Technology is very much part of what we do. It is an integrated part of how we think today and not something that one can push away. The question is: how do we make sure that we manage it to serve our purposes from a human rights point of view?
The question of human control over technology is becoming much more visible, and by saying that I am not saying we should fear technology; I do not think one should reject it. Technology is very much an integrated part of how we think today and not something that one can push away. The question is: how do we make sure that it serves the underlying values of human rights, the emphasis on human dignity?
One of the issues raised is that of autonomous weapons. They have sensors, they can see the ground, they can see who is there. They have a processor, a computer, and then an effector, which is a missile. Typically, and mostly, these are airplanes, but they can also be land vehicles, they can be on water, and they can also be underwater. With drones, you have somebody taking the critical decision, the release of force; there is somebody on the ground, who presses the button, and decides that lethal force will be displaced. With autonomous weapons, there is an onboard computer that takes the decision. There is no one on board, no one on the ground, pressing the button who says this hellfire missile will now be dismissed. This of course raises immense, immensely interesting, and challenging questions, from the point of view of humanitarian law, from human rights law, from ethics, from politics, from all those sorts of perspectives.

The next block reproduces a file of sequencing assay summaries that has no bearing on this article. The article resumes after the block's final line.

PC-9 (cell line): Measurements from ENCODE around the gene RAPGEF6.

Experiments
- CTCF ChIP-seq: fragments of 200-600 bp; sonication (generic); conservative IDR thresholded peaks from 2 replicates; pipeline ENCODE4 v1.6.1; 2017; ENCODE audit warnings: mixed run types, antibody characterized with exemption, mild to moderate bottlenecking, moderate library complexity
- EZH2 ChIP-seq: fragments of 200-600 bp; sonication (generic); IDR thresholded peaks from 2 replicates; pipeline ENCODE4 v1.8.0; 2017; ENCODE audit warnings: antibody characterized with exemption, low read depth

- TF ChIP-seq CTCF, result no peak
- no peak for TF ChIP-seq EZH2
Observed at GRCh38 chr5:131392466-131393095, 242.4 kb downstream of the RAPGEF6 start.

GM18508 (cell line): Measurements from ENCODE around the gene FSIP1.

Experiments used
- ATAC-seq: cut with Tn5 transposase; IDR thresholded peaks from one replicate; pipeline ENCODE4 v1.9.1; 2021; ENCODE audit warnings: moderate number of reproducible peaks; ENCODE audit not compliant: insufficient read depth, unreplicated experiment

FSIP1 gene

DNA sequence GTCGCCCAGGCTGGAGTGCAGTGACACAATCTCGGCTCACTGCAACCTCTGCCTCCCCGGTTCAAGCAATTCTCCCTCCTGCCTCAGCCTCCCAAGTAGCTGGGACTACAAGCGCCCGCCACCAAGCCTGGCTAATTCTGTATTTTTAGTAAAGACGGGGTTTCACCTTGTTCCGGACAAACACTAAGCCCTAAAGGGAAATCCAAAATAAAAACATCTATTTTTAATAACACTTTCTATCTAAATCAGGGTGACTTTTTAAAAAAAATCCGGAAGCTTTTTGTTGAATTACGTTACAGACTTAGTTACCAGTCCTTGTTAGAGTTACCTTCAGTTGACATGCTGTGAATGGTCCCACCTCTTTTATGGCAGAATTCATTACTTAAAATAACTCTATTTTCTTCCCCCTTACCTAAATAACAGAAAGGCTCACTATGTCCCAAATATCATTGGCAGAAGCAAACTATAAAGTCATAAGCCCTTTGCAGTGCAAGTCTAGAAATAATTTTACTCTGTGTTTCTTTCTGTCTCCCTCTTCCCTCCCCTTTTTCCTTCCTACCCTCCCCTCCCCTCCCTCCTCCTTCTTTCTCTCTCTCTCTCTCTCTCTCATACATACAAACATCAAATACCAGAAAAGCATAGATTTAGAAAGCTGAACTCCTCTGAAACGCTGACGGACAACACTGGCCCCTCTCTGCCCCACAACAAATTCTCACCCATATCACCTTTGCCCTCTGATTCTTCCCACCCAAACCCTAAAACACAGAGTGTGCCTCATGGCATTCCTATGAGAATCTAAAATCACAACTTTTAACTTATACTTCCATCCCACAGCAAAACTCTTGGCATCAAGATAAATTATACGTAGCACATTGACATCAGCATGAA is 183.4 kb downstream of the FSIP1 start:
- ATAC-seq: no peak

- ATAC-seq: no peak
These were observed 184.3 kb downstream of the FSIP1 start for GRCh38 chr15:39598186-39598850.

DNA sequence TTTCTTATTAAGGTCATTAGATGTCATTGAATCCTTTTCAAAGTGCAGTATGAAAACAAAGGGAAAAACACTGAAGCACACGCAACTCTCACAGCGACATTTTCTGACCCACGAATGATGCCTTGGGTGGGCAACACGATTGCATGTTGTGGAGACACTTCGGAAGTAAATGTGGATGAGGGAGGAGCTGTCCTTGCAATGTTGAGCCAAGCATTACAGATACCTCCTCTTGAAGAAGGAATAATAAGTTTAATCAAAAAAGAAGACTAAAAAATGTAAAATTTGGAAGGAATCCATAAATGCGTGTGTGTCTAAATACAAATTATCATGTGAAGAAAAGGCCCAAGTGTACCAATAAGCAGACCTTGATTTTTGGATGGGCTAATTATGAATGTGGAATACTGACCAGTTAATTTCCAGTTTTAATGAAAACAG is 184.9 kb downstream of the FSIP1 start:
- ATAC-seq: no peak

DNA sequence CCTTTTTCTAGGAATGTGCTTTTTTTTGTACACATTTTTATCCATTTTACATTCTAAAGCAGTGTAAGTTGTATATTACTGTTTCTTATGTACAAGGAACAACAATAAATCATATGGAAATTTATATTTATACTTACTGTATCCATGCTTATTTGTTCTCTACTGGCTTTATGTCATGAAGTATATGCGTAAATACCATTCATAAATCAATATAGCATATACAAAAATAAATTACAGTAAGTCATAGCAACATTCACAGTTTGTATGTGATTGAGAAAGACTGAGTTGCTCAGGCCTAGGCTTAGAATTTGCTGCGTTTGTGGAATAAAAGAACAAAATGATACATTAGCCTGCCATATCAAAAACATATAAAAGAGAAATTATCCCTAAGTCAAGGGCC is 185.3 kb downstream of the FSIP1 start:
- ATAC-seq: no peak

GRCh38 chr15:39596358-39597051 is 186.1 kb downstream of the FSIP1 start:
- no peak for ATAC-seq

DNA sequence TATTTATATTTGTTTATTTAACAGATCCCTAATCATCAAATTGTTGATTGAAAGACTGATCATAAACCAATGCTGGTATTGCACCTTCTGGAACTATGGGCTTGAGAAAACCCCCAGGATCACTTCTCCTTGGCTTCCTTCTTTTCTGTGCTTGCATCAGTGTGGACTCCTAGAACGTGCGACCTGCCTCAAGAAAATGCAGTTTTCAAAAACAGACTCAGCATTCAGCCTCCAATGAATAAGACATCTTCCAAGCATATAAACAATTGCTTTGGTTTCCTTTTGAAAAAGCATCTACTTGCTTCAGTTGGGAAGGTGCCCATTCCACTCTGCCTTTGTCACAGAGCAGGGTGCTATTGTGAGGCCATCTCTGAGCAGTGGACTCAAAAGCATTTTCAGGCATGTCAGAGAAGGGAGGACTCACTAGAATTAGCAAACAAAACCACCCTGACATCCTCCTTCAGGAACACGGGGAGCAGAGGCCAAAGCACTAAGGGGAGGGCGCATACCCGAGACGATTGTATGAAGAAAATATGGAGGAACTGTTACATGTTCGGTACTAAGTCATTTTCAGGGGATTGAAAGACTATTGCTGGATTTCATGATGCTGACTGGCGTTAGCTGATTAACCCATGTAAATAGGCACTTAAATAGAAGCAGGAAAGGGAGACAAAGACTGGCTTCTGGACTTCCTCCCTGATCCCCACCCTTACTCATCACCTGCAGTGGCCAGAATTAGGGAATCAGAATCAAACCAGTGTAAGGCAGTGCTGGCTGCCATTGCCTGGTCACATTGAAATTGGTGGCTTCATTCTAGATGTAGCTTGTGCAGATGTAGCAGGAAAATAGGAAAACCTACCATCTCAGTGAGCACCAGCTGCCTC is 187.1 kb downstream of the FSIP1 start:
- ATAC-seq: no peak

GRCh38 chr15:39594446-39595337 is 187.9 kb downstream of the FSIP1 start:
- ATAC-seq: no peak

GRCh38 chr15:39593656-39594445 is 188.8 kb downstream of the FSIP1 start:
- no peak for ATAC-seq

The most extreme questions about the interface between human rights and technology come forth because, in a way, what is at stake here is handing over the power of life and death over human beings to technology. The very same questions that come to the fore in other areas are actually in a much more dramatic way on the table when we deal with autonomous weapons.
Surveillance and human biases
Another area in which technology comes up concerning human rights is surveillance, for example, facial recognition. One interesting and relevant question regarding surveillance and human biases is: to what extent will they be reflected in the artificial intelligence and the algorithms that are developed? For example, facial recognition in a crowd; that has to be programmed and it is humans who programme it. The biases of the humans go into the programme, but also the limitations that facial recognition has—for example, in terms of being able to make distinctions between people with lighter skins and darker skins. And that there is a clear difference in outcome, which means that they might not be accurate, as far as people with darker skins are concerned, and that may be due to injustice.
So that is in the context of law enforcement, but in the context of armed conflict, the very same issue comes in—whether the biases will be programmed into the artificial intelligence as well. Of course, the unpredictable part is that if there is machine learning, it starts with what was programmed into it, but also its own experiences, and where would it go to? So, there is one possibility, one of the potential dangers is indeed biases about even the recognition of a particular person as an enemy combatant, maybe programmed into the artificial intelligence itself. The question is also that, in some cases, this artificial intelligence may just not be able to make the distinctions.
From the point of view of the right to life, can artificial intelligence take better decisions during armed conflict? Also, during law enforcement—for example, in a demonstration—can computers make better decisions?